Cat bonds can meet Silk Road need: PhoenixCRetro

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There is a potentially big opportunity for the insurance-linked securities (ILS) markets to develop parametric cat bonds that could cover some of the growing risks in Eastern Europe and Western areas of Asia, according to Kirill Savrassov, chief executive of PhoenixCRetro.

Savrassov told Monte Carlo Today that for a wide range of historical reasons insurance penetration remains very low in various countries of the former Soviet Union, as well as Turkey and parts of former Yugoslavia. Those areas are highly vulnerable to earthquakes, such as the ones that devastated Armenia and Tashkent over the past 50 years.

Savrassov pointed out that a huge amount of investment is being poured into the region by the Chinese government, which is seeking to expand its economic footprint with its Belt and Road Initiative, an economic project to essentially recreate the ancient Silk Road that linked Europe to Asia.

Gradual pick-up of ILS transactions expected in Asia: Fitch

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Insurance-linked securities (ILS) and catastrophe bond activity is expected to gradually accelerate in the Asia region, providing investor interest in the ILS asset class remains strong, according to Fitch Ratings.

While insurance-linked securities (ILS) and collateralized forms of reinsurance in general are familiar concepts in North America and Europe, there has still been relatively limited activity in Asia by comparison, although the understanding of the alternatives available is increasing all the time.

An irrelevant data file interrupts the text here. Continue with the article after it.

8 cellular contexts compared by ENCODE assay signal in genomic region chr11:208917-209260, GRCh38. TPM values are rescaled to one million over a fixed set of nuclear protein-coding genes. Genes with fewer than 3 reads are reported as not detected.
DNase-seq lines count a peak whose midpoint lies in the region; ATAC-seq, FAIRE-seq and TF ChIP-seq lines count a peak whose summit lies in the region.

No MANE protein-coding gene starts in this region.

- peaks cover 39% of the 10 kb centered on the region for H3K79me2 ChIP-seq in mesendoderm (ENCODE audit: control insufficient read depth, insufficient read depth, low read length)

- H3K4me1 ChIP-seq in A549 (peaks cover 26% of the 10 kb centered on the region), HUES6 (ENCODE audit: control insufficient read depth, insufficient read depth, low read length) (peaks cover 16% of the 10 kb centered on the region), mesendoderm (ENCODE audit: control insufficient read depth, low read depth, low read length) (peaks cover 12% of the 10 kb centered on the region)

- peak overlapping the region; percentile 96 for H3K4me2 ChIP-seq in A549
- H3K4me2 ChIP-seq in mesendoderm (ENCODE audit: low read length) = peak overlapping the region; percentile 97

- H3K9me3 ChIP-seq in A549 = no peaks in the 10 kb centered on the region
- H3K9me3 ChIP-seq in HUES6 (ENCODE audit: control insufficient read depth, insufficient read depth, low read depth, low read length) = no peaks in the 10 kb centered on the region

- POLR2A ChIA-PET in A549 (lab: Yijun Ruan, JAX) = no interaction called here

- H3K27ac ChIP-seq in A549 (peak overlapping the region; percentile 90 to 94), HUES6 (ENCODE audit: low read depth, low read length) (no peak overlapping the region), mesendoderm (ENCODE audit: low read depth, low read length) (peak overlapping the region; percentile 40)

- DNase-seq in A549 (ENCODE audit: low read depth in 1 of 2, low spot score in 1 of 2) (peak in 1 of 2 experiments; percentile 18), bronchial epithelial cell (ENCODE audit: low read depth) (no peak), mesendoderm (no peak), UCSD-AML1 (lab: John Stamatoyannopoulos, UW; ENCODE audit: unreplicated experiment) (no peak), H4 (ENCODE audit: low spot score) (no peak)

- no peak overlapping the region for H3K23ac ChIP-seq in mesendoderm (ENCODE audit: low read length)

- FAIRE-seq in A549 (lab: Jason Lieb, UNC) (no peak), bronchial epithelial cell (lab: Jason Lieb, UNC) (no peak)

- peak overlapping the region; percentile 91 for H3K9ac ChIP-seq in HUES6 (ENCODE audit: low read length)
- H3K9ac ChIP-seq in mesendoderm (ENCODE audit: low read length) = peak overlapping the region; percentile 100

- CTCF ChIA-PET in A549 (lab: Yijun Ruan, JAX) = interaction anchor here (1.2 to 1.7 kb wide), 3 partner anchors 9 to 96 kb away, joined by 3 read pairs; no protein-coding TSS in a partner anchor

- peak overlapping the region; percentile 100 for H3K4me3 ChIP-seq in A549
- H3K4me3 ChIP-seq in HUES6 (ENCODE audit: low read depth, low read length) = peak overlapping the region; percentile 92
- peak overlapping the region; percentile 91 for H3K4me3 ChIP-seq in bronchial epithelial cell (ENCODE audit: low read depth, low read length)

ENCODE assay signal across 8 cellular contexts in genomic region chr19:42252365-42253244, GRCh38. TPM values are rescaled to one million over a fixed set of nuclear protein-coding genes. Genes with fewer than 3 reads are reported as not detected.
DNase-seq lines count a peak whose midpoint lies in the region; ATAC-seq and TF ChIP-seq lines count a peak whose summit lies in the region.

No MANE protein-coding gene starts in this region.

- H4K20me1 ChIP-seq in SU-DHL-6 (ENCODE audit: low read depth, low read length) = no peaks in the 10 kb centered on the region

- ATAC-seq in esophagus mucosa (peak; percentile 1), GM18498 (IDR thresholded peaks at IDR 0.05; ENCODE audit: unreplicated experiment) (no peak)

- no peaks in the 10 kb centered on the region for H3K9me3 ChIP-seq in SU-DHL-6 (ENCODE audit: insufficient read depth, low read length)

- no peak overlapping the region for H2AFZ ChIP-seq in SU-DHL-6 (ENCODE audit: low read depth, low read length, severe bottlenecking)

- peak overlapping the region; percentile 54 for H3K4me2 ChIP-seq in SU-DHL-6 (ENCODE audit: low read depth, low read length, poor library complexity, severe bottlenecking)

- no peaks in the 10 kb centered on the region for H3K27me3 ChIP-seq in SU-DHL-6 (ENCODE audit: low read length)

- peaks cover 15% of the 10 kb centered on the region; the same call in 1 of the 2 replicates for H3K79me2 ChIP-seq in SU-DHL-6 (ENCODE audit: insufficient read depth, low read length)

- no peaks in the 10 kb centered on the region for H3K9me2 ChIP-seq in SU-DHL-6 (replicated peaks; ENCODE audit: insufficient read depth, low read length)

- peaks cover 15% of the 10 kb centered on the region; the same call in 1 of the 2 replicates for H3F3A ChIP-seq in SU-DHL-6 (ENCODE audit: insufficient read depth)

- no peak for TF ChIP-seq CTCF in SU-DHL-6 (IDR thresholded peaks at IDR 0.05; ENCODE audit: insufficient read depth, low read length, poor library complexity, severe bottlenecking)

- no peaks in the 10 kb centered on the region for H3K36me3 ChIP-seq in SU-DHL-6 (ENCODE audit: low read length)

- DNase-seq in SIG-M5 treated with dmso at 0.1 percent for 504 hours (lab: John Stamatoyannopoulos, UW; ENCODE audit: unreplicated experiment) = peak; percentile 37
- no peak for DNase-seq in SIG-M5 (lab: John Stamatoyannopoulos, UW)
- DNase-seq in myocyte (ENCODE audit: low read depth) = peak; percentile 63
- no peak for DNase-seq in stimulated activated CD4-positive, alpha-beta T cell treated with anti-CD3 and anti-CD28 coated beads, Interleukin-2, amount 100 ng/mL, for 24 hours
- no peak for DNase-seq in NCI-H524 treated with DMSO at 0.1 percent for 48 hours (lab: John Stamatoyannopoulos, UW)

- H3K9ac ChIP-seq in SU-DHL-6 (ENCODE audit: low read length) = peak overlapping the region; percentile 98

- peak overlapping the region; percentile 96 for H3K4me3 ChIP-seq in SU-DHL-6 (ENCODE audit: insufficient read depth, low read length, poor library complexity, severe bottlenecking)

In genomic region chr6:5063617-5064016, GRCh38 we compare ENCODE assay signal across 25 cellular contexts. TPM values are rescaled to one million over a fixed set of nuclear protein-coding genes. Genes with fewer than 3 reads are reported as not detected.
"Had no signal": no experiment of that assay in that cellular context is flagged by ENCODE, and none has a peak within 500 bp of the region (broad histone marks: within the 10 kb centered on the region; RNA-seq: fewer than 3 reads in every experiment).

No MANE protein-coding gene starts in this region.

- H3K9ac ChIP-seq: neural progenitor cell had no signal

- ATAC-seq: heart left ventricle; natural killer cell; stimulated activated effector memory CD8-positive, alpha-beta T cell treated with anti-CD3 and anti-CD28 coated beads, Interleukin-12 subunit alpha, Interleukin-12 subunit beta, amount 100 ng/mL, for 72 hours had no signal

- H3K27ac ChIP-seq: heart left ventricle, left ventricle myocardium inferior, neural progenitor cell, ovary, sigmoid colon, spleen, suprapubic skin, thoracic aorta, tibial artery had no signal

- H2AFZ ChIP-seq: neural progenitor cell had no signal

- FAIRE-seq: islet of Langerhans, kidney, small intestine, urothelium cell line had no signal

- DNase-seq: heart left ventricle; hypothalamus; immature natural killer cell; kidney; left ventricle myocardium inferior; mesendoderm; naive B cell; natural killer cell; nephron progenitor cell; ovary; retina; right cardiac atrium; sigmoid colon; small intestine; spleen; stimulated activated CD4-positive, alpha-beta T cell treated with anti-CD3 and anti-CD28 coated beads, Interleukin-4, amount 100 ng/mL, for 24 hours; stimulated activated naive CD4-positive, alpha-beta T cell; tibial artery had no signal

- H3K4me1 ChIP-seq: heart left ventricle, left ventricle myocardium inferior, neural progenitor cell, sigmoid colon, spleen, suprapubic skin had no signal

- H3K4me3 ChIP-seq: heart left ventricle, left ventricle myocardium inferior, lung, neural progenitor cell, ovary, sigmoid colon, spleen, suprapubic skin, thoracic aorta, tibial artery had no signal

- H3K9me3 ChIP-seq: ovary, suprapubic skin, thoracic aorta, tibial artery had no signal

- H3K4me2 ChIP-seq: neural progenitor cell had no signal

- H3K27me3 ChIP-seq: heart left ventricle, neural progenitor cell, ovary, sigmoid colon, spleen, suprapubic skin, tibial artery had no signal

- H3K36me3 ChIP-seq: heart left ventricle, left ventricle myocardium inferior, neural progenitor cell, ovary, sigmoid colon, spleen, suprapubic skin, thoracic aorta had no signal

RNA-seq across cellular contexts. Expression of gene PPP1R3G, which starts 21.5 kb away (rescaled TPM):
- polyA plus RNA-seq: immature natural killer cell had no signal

Reinsurance capacity and pricing remains largely stable across Asia, according to Fitch, outside of certain loss affected pockets, with access to the capital markets helping to increase stability.

 

Asian Development Bank launches contingent disaster risk financing solution

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The Asian Development Bank (ADB) has launched a new contingent natural disaster risk financing solution which it has named contingent disaster financing (CDF), as it seeks to deliver rapid paying risk capacity for its members after they experience significant natural catastrophe events.

Contingent disaster financing (CDF) is a mechanism by which funding can be released quickly to ADB members in support of their budgets after disaster strikes.

It’s designed to ensure they can recover better, without having to take financing from their broader budgets

Утверждена стратегия по снижению риска стихийных бедствий

ОРИГИНАЛЬНАЯ ПУБЛИКАЦИЯ ЗДЕСЬ

Кабмин утвердил стратегию по снижению риска бедствий в Узбекистане, главная цель которой — защита населения и территорий от чрезвычайных ситуаций.

Кабинет Министров 12 апреля утвердил стратегию достижения целей «Сендайской рамочной программы по снижению риска бедствий на 2015−2030 годы» и национальный план по ее реализации, сообщила Norma.uz.